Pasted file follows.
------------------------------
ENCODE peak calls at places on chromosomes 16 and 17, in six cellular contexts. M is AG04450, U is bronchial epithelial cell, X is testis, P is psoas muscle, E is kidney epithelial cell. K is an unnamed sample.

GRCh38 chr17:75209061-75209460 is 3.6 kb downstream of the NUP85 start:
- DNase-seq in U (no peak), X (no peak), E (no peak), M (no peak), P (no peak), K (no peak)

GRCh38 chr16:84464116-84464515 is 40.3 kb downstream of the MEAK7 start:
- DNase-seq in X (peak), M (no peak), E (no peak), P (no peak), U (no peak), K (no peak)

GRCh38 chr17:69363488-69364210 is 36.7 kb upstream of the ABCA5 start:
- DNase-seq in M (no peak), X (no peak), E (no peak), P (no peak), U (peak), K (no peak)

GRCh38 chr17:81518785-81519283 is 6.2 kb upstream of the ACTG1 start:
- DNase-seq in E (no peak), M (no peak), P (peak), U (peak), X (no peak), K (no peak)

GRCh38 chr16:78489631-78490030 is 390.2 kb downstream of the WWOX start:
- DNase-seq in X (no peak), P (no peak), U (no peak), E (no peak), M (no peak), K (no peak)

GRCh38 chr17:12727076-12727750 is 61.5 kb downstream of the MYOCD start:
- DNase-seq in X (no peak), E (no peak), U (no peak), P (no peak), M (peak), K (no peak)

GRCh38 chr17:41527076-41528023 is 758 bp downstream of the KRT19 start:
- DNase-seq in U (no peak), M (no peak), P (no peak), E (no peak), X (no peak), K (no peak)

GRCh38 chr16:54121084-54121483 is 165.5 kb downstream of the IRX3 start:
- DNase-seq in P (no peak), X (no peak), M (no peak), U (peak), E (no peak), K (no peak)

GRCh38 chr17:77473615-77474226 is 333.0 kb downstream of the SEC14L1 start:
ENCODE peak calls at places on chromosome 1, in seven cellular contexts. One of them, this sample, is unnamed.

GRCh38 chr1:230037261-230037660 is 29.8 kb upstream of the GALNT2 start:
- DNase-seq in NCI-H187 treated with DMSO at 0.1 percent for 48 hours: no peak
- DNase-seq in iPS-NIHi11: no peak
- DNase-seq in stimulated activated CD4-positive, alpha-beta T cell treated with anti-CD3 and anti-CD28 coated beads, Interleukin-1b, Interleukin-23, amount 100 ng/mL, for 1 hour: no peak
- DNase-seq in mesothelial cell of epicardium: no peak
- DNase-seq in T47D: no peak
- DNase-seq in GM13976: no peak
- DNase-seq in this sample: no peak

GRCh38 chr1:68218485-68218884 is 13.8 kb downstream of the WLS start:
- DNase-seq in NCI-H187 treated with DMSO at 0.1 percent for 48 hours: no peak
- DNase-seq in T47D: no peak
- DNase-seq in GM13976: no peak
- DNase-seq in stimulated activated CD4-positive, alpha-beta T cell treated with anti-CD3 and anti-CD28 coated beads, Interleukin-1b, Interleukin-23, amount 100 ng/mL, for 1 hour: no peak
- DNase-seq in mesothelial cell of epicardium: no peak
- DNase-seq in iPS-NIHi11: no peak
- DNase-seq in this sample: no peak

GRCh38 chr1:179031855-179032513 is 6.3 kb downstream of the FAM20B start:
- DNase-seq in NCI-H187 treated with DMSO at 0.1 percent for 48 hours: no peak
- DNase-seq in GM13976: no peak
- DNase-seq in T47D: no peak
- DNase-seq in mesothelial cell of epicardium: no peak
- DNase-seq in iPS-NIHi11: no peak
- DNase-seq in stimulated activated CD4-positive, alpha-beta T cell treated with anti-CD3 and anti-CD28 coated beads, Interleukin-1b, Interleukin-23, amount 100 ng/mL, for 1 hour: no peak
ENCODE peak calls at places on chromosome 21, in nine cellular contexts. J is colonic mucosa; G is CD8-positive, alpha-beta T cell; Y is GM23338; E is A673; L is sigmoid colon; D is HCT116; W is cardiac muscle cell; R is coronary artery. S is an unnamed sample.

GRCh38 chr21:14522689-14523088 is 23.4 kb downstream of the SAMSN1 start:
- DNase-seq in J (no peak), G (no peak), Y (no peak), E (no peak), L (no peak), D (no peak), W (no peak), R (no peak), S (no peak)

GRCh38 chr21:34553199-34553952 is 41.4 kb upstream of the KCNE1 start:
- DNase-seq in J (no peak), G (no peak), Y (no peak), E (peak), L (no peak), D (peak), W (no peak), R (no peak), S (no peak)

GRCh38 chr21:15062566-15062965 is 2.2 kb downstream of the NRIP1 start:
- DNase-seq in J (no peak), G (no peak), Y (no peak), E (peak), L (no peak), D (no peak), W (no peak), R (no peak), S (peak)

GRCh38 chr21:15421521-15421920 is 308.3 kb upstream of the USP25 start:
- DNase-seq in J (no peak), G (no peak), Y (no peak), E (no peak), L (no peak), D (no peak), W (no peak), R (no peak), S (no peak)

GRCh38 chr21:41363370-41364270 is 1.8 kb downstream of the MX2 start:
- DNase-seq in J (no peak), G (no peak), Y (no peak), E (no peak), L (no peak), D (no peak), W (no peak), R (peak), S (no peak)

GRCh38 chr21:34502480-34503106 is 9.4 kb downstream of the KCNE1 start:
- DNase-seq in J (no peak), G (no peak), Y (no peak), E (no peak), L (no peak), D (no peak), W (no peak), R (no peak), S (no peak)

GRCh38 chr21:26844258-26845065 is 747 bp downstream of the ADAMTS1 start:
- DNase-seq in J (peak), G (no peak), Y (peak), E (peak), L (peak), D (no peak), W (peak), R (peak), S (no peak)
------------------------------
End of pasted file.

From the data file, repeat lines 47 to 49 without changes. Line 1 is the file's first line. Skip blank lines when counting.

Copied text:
- DNase-seq in J (no peak), G (no peak), Y (no peak), E (peak), L (no peak), D (peak), W (no peak), R (no peak), S (no peak)

GRCh38 chr21:15062566-15062965 is 2.2 kb downstream of the NRIP1 start:
- DNase-seq in J (no peak), G (no peak), Y (no peak), E (peak), L (no peak), D (no peak), W (no peak), R (no peak), S (peak)